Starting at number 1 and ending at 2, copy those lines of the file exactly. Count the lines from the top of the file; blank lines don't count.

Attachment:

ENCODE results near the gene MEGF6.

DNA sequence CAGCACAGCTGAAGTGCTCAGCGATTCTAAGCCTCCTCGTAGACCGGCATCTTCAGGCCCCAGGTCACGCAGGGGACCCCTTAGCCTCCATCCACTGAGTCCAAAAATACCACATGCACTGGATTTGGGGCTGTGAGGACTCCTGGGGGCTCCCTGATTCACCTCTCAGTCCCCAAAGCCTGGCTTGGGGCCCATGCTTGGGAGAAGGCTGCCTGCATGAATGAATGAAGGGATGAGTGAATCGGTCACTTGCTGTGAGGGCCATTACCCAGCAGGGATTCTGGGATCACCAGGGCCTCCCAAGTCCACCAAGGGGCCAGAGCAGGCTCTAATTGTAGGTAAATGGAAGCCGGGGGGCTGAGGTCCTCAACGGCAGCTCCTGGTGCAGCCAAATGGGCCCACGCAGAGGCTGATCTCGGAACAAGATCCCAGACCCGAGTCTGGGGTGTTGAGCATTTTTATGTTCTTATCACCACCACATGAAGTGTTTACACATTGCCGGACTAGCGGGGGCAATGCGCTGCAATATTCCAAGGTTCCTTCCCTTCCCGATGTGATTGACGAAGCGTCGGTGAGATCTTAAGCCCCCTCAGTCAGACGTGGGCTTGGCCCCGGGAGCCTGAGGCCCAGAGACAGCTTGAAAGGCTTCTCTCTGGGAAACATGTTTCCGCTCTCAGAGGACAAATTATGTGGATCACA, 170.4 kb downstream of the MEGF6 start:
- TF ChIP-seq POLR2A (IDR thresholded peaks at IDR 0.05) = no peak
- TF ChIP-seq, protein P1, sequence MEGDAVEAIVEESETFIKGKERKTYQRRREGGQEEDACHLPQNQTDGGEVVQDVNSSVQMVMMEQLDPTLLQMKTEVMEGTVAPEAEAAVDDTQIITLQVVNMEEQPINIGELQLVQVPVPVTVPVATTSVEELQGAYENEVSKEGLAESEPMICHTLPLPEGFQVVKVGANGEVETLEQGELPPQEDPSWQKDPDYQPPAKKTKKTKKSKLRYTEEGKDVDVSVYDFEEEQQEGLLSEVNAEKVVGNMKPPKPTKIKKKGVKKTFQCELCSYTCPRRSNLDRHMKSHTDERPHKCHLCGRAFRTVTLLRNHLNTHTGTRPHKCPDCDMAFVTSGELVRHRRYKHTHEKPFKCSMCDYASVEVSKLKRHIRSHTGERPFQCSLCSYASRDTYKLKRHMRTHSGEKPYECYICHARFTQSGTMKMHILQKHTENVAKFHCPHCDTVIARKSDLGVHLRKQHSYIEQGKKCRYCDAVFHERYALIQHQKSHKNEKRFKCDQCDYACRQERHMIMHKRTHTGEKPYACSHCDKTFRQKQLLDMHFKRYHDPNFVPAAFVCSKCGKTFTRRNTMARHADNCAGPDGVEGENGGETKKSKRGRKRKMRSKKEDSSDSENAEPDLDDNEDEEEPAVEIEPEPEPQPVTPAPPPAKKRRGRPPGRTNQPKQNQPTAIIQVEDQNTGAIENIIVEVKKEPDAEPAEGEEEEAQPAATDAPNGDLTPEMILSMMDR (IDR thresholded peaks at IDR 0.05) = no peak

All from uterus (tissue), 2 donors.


ENCODE results near the gene MEGF6.

DNA sequence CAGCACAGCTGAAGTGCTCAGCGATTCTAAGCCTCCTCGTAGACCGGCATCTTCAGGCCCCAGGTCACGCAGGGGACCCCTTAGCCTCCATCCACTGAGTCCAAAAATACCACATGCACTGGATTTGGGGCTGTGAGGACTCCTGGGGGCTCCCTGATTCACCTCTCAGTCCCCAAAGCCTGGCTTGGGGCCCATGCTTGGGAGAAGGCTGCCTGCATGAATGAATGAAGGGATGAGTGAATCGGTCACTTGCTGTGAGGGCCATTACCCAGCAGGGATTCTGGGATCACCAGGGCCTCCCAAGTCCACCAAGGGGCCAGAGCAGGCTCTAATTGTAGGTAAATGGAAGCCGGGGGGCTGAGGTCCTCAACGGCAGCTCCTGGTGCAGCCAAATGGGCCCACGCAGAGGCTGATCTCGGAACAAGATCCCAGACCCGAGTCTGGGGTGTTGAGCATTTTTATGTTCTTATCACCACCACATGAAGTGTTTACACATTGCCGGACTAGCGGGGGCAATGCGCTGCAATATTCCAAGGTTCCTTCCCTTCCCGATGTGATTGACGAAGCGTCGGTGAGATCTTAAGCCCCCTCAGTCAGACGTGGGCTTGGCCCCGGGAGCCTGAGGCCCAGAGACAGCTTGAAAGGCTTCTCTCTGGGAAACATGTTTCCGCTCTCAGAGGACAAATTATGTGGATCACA, 170.4 kb downstream of the MEGF6 start: